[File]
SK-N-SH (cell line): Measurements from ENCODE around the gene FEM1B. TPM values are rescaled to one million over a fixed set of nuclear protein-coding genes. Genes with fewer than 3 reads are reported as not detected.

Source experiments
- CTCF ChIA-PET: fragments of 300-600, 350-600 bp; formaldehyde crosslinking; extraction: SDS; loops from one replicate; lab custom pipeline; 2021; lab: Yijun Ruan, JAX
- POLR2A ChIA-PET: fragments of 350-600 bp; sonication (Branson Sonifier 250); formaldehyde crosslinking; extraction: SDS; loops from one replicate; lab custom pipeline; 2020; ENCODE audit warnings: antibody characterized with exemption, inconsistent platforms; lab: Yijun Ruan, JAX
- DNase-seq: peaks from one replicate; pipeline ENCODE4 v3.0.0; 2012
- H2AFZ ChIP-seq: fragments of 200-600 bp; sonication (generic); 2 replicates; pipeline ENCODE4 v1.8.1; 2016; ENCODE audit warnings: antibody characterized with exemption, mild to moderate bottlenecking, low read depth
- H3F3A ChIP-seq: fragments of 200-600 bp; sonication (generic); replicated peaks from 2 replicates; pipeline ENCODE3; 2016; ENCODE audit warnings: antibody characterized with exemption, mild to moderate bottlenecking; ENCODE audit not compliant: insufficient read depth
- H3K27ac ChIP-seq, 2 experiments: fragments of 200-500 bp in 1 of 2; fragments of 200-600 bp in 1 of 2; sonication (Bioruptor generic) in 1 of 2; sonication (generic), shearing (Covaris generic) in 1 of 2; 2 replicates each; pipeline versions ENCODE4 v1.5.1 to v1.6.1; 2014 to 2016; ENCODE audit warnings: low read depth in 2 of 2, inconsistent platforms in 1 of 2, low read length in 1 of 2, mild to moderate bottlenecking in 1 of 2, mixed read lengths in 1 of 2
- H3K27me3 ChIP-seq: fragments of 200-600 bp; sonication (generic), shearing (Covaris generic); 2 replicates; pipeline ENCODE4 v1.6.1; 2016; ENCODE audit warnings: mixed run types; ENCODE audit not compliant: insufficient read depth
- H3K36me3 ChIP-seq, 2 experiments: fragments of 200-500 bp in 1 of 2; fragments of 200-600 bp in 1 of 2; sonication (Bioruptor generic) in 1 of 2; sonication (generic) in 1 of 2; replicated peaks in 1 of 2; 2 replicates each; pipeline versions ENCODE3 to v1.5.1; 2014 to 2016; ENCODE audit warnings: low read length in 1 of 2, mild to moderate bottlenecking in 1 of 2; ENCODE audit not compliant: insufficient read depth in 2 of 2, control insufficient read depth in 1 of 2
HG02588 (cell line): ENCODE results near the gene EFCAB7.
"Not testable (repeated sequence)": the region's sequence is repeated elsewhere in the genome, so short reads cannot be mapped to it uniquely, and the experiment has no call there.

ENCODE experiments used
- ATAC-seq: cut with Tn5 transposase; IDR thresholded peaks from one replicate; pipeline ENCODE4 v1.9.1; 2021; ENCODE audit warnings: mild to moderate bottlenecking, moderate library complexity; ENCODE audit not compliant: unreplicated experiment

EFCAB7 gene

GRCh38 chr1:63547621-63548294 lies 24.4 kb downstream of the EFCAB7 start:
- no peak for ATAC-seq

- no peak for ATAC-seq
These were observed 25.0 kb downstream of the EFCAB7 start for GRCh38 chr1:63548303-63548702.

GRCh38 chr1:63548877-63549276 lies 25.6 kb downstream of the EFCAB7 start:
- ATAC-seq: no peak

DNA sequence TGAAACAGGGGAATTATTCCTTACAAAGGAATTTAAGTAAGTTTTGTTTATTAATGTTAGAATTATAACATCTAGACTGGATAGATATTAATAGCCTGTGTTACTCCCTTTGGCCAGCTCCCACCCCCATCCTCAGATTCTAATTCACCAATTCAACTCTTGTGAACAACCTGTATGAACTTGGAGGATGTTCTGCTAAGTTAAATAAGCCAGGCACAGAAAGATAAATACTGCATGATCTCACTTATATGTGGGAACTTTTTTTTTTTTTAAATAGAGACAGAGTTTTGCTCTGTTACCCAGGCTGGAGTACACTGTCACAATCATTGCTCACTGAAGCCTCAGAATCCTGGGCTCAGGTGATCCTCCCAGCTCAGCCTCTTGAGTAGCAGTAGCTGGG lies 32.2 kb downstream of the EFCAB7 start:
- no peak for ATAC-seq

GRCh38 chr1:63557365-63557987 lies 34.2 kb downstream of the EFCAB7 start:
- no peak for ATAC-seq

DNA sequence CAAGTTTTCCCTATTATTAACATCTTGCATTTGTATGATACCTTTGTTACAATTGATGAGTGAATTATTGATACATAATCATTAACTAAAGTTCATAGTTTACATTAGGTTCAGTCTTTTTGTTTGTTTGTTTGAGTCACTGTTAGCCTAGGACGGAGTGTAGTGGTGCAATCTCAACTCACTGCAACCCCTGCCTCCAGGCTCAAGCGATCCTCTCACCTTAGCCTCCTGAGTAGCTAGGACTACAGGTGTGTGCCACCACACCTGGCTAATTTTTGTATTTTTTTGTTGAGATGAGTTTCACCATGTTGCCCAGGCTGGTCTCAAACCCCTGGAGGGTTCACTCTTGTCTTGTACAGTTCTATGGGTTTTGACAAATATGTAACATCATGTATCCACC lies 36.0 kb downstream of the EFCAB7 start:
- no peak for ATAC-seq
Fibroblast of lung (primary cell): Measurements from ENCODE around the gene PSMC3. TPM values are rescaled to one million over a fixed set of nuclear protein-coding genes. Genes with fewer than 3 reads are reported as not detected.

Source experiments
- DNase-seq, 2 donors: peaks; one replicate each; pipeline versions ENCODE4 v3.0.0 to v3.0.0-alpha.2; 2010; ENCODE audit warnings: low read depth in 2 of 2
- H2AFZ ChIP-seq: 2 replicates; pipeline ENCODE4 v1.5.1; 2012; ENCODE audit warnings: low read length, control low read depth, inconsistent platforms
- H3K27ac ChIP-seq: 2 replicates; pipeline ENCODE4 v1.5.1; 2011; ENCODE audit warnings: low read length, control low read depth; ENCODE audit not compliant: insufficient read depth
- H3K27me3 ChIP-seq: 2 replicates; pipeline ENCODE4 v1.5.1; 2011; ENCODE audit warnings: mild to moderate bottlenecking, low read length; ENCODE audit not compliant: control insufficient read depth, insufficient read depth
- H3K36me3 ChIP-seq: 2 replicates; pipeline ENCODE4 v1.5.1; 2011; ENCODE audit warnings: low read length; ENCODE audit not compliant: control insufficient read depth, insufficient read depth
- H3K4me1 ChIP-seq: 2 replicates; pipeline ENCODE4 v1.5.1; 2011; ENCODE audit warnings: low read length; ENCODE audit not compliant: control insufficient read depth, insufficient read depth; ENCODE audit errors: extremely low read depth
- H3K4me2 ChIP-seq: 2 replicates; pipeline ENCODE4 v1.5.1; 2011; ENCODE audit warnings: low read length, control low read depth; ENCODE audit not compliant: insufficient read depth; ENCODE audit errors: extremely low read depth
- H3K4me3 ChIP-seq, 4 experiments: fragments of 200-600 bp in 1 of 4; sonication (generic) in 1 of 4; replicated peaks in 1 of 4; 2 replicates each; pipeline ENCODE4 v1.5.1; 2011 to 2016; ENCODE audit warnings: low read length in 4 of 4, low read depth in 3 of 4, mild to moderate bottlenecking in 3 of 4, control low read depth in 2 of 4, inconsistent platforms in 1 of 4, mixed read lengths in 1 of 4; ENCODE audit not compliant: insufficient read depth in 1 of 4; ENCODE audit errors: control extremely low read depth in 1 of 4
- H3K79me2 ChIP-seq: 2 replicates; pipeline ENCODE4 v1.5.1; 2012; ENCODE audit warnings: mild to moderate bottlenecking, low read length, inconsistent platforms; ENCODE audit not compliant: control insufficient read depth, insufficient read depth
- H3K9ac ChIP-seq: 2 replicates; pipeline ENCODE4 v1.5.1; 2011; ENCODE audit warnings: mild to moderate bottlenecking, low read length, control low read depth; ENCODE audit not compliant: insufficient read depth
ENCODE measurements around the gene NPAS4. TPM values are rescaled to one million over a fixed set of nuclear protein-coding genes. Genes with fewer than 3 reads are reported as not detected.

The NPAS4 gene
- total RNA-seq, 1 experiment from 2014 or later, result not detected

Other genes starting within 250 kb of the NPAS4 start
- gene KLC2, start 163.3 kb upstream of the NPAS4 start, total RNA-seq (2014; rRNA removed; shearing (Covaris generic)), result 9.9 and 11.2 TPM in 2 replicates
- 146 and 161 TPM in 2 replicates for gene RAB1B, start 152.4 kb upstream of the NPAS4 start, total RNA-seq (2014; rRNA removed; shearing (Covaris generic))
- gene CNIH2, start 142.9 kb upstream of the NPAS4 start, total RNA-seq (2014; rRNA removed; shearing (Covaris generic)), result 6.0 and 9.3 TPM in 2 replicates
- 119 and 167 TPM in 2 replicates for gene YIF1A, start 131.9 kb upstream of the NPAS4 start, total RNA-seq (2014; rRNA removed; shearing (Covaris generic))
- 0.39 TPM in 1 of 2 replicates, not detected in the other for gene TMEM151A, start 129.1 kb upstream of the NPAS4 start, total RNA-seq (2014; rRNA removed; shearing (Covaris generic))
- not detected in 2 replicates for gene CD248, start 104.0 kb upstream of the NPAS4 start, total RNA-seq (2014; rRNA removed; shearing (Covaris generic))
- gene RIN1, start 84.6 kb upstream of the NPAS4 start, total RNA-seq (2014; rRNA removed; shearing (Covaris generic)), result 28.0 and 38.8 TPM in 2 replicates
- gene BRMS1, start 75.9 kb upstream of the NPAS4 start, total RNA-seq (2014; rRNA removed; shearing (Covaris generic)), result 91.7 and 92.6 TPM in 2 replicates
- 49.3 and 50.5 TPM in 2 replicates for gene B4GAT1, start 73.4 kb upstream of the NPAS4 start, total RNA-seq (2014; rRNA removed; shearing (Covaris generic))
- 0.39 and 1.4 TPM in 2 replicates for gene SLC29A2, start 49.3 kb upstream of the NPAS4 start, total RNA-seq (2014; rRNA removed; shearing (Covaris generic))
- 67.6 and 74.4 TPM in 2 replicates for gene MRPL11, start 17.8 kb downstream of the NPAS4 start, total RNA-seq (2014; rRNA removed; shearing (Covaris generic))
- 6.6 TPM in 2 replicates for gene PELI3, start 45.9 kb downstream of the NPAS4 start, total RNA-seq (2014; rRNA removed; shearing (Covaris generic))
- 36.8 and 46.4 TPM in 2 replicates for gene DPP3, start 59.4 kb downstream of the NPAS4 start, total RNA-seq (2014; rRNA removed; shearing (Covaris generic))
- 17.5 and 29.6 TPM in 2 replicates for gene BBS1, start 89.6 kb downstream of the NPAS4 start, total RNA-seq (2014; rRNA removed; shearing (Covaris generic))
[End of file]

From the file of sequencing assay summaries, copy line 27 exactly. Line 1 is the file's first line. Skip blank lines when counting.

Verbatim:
- no peak for ATAC-seq